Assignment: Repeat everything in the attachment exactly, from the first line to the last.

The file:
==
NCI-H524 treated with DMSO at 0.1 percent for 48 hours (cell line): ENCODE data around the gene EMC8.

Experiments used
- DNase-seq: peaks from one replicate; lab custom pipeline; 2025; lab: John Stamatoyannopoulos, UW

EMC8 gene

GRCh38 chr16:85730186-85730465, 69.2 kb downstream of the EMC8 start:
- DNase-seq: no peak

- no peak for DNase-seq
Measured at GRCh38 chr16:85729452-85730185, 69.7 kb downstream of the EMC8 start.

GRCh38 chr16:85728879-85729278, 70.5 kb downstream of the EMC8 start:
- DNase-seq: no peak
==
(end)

NCI-H524 treated with DMSO at 0.1 percent for 48 hours (cell line): ENCODE data around the gene EMC8.

Experiments used
- DNase-seq: peaks from one replicate; lab custom pipeline; 2025; lab: John Stamatoyannopoulos, UW

EMC8 gene

GRCh38 chr16:85730186-85730465, 69.2 kb downstream of the EMC8 start:
- DNase-seq: no peak

- no peak for DNase-seq
Measured at GRCh38 chr16:85729452-85730185, 69.7 kb downstream of the EMC8 start.

GRCh38 chr16:85728879-85729278, 70.5 kb downstream of the EMC8 start:
- DNase-seq: no peak